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AFTERNOON DELIGHT: Jane Lynch On Her Role In Jill Soloway’s Directorial Debut


Jane Lynch is known for lending her unique comedic voice to many projects, pushing them the creatively and raising them to the next level. Such is the case with her latest role in Jill Soloway’s directorial debut with “Afternoon Delight.” Featuring an all-star cast, the film focuses on Rachel (Kathryn Hahn), a quick-witted and lovable, yet tightly coiled, thirty-something steeped in the creative class of Los Angeles’s bohemian, affluent Silver Lake neighborhood. Everything looks just right—chic modernist home, successful husband, adorable child, and a hipster wardrobe. So why is she going out of her gourd with ennui? Deadened by the stultifying realities of preschool auctions, a lackluster sex life, and career that’s gone kaput, Rachel visits a strip club to spice up her marriage and meets McKenna (Juno Temple), a stripper whom she becomes obsessed with saving. She decides to adopt McKenna as her live-in nanny, and this bold move unleashes unimagined and colorful waves of change into her life and community. Jason Price of Icon Vs. Icon recently sat down with Jane Lynch to discuss the work that went into the character, the challenges of the role, her inspirations as an actress and much more!

Jane Lynch
Jane Lynch

You have had a very successful career in the entertainment industry. Where do you find yourself looking to for inspiration these days creatively?

Doing this movie, “Afternoon Delight,” with Jill [Soloway], who is a really good friend of mine, is a great example. I have known her for a really long time and she always inspires me to go to the next level. We really did that in this movie. We showed up every day in a state of allowing and acceptance in a very feminine and open way. I think it shows on screen that I went to places I haven’t gone in a very long time, maybe ever. I think that is really what inspires me now — staying true to myself and staying true to what I love doing but pushing myself the extra mile.

You mentioned having known director Jill Soloway for many years. What are your memories of first meeting her?

We were going to do “The Real Live Brady Bunch”. He sister, Faith, and I toured with Second City many years ago. Jill and Faith were going to create this show called “The Real Live Brady Bunch,” where we were going to take the episodes of “The Brady Bunch” right off the television and do them on stage. It turned out to be this big cult hit. That is when we first started hanging out. Jill was our producer at the tender age of twenty-three. We were making nine hundred dollars a week. She got us this great deal in New York and is one of those people who are so can-do! She had so much confidence and such a good heart! She had no problem picking up the phone and saying “Let’s do this…” or “Let’s try that.” She was dealing with hard-hitters in New York and a big New York producing agency. She got us a run in New York at the Westwood Playhouse back then and is now The Geffen. Those are my first memories of her. Also, she is creatively fearless! We tended to find the same kind of obscure things hilarious like “The Brady Bunch,” along with a whole bunch of other stuff. Were where very much of a mind. When you meet someone who you are of a mind with, especially comically, you have found a special person.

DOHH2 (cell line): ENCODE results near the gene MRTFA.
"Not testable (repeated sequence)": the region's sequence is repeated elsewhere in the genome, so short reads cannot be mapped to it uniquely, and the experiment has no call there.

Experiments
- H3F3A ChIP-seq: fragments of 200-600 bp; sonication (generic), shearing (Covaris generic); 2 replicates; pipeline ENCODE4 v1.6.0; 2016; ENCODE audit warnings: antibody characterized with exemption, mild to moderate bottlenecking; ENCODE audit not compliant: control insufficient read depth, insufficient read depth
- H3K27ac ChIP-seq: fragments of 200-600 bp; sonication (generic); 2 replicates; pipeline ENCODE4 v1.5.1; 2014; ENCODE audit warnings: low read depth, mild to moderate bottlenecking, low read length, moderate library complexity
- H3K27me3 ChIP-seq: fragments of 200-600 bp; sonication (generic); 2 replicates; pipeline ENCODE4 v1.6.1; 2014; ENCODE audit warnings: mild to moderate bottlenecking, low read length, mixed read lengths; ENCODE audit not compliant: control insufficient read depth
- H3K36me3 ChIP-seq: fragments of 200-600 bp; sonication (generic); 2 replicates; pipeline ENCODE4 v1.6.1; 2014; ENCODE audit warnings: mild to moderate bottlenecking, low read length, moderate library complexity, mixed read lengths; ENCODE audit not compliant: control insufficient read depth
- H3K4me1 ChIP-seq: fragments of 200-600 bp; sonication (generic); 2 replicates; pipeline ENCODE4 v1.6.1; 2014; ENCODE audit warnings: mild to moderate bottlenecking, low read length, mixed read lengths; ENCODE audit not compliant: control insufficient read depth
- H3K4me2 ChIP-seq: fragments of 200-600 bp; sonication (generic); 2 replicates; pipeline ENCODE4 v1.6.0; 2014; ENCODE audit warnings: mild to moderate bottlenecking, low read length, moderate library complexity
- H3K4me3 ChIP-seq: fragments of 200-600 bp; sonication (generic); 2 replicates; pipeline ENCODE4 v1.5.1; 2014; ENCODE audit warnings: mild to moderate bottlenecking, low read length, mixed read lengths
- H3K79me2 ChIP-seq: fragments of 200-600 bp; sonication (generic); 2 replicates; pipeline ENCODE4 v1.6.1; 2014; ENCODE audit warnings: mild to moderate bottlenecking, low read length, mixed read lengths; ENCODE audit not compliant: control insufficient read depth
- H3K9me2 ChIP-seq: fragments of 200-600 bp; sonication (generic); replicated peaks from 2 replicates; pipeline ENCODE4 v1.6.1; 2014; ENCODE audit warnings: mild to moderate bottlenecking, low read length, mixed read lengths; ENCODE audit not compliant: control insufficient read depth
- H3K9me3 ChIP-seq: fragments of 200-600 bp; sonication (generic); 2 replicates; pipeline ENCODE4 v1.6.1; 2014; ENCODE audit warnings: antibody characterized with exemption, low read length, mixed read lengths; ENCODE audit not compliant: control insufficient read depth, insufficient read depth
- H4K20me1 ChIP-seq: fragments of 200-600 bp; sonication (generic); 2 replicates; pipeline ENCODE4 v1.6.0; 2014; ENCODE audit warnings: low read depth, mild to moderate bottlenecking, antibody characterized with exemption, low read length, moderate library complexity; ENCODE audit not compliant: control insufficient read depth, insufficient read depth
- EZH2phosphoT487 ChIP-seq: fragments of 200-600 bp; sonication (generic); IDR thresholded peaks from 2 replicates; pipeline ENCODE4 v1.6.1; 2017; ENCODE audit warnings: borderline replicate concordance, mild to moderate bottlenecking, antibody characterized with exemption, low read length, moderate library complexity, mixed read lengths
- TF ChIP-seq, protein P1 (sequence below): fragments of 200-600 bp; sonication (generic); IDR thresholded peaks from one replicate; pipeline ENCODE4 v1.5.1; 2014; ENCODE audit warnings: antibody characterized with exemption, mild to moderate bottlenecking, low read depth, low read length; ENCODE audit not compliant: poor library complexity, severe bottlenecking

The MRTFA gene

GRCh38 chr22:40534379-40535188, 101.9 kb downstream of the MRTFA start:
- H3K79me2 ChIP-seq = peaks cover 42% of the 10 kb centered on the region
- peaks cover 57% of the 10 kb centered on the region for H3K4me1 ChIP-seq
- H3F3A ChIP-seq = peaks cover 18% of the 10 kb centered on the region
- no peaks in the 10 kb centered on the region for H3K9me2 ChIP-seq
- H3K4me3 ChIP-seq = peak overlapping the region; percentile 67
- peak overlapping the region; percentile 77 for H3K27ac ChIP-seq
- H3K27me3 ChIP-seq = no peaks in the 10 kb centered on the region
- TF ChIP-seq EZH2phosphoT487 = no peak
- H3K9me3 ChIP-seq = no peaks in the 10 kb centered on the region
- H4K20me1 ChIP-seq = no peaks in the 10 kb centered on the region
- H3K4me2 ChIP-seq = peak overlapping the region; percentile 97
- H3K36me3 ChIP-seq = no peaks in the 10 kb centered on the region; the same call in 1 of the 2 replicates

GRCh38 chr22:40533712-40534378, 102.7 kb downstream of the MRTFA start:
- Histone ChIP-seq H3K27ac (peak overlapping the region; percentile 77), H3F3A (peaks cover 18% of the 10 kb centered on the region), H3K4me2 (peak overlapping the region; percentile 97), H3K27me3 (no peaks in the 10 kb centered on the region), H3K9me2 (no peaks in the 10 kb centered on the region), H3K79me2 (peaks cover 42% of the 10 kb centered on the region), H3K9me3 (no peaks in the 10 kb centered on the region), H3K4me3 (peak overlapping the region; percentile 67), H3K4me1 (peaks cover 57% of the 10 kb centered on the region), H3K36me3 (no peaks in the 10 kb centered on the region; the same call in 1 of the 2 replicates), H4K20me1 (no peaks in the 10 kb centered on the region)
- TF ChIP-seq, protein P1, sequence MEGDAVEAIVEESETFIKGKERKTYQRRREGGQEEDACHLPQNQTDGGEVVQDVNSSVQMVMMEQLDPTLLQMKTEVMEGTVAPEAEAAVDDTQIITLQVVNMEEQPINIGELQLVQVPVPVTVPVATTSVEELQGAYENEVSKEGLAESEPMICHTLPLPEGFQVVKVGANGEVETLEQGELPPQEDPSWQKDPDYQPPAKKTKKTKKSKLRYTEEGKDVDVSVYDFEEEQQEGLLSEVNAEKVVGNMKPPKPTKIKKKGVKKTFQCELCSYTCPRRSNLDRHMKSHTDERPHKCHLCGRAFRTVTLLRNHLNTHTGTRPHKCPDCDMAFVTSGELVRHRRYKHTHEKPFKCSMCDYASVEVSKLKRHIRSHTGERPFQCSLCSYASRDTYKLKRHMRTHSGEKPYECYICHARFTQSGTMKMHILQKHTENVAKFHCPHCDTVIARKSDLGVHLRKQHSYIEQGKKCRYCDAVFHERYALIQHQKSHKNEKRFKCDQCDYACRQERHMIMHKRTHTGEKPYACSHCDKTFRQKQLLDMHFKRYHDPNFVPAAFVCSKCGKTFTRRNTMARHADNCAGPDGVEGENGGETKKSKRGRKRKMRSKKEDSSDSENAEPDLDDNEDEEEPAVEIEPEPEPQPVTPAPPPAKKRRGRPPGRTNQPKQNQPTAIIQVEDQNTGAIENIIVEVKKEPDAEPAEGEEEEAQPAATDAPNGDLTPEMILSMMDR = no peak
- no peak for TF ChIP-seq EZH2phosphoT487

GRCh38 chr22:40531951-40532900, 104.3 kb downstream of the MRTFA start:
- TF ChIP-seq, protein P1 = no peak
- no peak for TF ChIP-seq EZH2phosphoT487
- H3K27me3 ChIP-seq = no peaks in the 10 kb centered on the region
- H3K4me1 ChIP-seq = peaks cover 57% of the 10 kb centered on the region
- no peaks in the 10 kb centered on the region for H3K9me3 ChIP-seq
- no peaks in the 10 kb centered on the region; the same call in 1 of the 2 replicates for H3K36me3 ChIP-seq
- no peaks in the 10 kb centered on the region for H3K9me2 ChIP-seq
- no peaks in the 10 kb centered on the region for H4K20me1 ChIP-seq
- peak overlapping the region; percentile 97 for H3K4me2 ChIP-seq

A captivating film.
A captivating film.

Your character in “Afternoon Delight” is one that Jill Soloway and yourself had been had been kicking around for many years.

Yeah, we were. Lenore had an incarnation as a woman named Sandra Ragsdale at one point, back in 1988. We didn’t have the internet back then, so we set up a video camera and took these hilarious, what we thought were hilarious, videos of me playing this very precious, very serious woman who has had a “nervous break-through, as she likes to call it. She has discovered her very deep feminine. At the time, even though we were poking fun at it, we were doing those ourselves. I was way into goddesses and myths, going to the baths and doing rituals! [laughs] I was reading “The Chalice and The Blade” and was really into the feminist goddess stuff and so was Jill. We would talk about it, laugh and make fun of ourselves or the make fun of the seriousness of some of the people who have no sense of the irony. That is where were started with Lenore and who she became in this film.

This is film marks Jill Soloway’s feature film debut. Having known her for so long, what do you think she brings to the table in a directorial capacity?

She has the unique ability to shot from the inside of the people out, so you really get the point of view of Rachel (played by Kathryn Hahn). It is almost like the camera is moving inside of her. She showed up every day for this film completely prepared and was also able to let it all go. You had no goal like “I’ve got to get this shot. We have to make sure we create this by the end of the day.” She showed up in allowance and accepting in a very emotionally empathetic place with all of the characters in the film, down to every character and actor in the film. It was an amazingly wonderful experience working with her in that capacity.

Do you feel you were able to bring even more life to Lenore with that creative freedom?

Jane as Lenore
Jane as Lenore